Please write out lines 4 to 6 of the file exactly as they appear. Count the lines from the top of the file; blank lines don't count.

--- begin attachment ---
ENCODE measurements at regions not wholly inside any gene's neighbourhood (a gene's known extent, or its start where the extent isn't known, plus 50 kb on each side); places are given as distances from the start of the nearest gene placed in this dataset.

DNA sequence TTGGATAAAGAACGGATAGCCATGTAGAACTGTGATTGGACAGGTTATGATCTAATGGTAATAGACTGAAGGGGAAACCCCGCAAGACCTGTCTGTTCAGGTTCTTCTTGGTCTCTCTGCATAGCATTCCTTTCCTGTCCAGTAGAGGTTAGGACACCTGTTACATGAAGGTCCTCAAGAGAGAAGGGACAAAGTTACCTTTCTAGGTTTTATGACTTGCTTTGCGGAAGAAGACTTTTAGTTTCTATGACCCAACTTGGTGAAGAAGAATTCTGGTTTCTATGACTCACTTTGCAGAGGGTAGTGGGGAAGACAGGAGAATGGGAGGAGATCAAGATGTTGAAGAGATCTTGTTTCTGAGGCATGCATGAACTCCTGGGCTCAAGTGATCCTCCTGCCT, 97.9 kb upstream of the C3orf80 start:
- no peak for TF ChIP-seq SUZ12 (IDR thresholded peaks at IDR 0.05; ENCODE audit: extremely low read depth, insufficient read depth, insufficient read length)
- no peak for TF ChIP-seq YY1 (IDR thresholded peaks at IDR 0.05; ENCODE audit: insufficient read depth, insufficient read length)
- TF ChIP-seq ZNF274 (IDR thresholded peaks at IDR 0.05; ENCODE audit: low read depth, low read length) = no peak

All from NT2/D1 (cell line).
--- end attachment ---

- no peak for TF ChIP-seq YY1 (IDR thresholded peaks at IDR 0.05; ENCODE audit: insufficient read depth, insufficient read length)
- TF ChIP-seq ZNF274 (IDR thresholded peaks at IDR 0.05; ENCODE audit: low read depth, low read length) = no peak

All from NT2/D1 (cell line).